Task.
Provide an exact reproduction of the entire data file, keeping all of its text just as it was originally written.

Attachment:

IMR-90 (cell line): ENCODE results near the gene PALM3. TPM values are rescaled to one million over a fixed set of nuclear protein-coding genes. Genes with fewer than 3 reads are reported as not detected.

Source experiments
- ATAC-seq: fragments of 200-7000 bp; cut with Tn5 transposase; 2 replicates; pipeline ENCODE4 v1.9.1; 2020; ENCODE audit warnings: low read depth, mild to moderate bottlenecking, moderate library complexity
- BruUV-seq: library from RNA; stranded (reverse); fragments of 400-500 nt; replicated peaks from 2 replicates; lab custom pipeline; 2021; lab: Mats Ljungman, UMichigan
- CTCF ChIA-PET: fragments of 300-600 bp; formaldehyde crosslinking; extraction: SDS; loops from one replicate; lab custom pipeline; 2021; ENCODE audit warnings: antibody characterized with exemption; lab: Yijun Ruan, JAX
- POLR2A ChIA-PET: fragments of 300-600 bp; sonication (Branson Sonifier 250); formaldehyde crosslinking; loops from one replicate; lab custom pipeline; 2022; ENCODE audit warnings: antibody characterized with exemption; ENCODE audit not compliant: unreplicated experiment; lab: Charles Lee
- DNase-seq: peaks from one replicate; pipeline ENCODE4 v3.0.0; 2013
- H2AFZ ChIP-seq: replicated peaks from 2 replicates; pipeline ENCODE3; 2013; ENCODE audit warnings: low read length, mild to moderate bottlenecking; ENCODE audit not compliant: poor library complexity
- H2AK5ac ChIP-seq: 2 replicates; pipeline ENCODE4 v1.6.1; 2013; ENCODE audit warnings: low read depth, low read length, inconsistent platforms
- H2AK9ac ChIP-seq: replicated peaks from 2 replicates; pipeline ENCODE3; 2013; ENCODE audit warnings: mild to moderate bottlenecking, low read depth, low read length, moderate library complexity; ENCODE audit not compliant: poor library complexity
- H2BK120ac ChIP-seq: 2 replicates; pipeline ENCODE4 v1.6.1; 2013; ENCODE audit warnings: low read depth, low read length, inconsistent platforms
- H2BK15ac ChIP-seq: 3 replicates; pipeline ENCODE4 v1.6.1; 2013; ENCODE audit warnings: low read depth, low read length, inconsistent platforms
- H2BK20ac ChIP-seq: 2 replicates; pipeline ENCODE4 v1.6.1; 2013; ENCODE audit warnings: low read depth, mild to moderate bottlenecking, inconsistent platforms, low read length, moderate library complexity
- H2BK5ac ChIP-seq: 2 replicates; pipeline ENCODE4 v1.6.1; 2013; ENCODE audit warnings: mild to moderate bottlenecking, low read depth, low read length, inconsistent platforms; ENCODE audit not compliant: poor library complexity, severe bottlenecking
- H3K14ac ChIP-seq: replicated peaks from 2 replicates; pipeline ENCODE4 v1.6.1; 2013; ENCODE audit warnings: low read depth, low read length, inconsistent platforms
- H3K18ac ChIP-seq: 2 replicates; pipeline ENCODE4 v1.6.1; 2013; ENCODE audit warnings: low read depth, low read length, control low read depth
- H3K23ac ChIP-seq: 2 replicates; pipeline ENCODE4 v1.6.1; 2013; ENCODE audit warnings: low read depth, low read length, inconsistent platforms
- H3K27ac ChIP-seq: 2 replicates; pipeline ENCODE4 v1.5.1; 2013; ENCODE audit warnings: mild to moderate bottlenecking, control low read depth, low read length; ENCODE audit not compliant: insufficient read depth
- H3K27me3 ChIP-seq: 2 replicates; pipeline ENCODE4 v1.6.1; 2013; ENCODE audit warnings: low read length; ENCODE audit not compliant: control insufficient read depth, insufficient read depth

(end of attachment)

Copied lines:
IMR-90 (cell line): ENCODE results near the gene PALM3. TPM values are rescaled to one million over a fixed set of nuclear protein-coding genes. Genes with fewer than 3 reads are reported as not detected.

Source experiments
- ATAC-seq: fragments of 200-7000 bp; cut with Tn5 transposase; 2 replicates; pipeline ENCODE4 v1.9.1; 2020; ENCODE audit warnings: low read depth, mild to moderate bottlenecking, moderate library complexity
- BruUV-seq: library from RNA; stranded (reverse); fragments of 400-500 nt; replicated peaks from 2 replicates; lab custom pipeline; 2021; lab: Mats Ljungman, UMichigan
- CTCF ChIA-PET: fragments of 300-600 bp; formaldehyde crosslinking; extraction: SDS; loops from one replicate; lab custom pipeline; 2021; ENCODE audit warnings: antibody characterized with exemption; lab: Yijun Ruan, JAX
- POLR2A ChIA-PET: fragments of 300-600 bp; sonication (Branson Sonifier 250); formaldehyde crosslinking; loops from one replicate; lab custom pipeline; 2022; ENCODE audit warnings: antibody characterized with exemption; ENCODE audit not compliant: unreplicated experiment; lab: Charles Lee
- DNase-seq: peaks from one replicate; pipeline ENCODE4 v3.0.0; 2013
- H2AFZ ChIP-seq: replicated peaks from 2 replicates; pipeline ENCODE3; 2013; ENCODE audit warnings: low read length, mild to moderate bottlenecking; ENCODE audit not compliant: poor library complexity
- H2AK5ac ChIP-seq: 2 replicates; pipeline ENCODE4 v1.6.1; 2013; ENCODE audit warnings: low read depth, low read length, inconsistent platforms
- H2AK9ac ChIP-seq: replicated peaks from 2 replicates; pipeline ENCODE3; 2013; ENCODE audit warnings: mild to moderate bottlenecking, low read depth, low read length, moderate library complexity; ENCODE audit not compliant: poor library complexity
- H2BK120ac ChIP-seq: 2 replicates; pipeline ENCODE4 v1.6.1; 2013; ENCODE audit warnings: low read depth, low read length, inconsistent platforms
- H2BK15ac ChIP-seq: 3 replicates; pipeline ENCODE4 v1.6.1; 2013; ENCODE audit warnings: low read depth, low read length, inconsistent platforms
- H2BK20ac ChIP-seq: 2 replicates; pipeline ENCODE4 v1.6.1; 2013; ENCODE audit warnings: low read depth, mild to moderate bottlenecking, inconsistent platforms, low read length, moderate library complexity
- H2BK5ac ChIP-seq: 2 replicates; pipeline ENCODE4 v1.6.1; 2013; ENCODE audit warnings: mild to moderate bottlenecking, low read depth, low read length, inconsistent platforms; ENCODE audit not compliant: poor library complexity, severe bottlenecking
- H3K14ac ChIP-seq: replicated peaks from 2 replicates; pipeline ENCODE4 v1.6.1; 2013; ENCODE audit warnings: low read depth, low read length, inconsistent platforms
- H3K18ac ChIP-seq: 2 replicates; pipeline ENCODE4 v1.6.1; 2013; ENCODE audit warnings: low read depth, low read length, control low read depth
- H3K23ac ChIP-seq: 2 replicates; pipeline ENCODE4 v1.6.1; 2013; ENCODE audit warnings: low read depth, low read length, inconsistent platforms
- H3K27ac ChIP-seq: 2 replicates; pipeline ENCODE4 v1.5.1; 2013; ENCODE audit warnings: mild to moderate bottlenecking, control low read depth, low read length; ENCODE audit not compliant: insufficient read depth
- H3K27me3 ChIP-seq: 2 replicates; pipeline ENCODE4 v1.6.1; 2013; ENCODE audit warnings: low read length; ENCODE audit not compliant: control insufficient read depth, insufficient read depth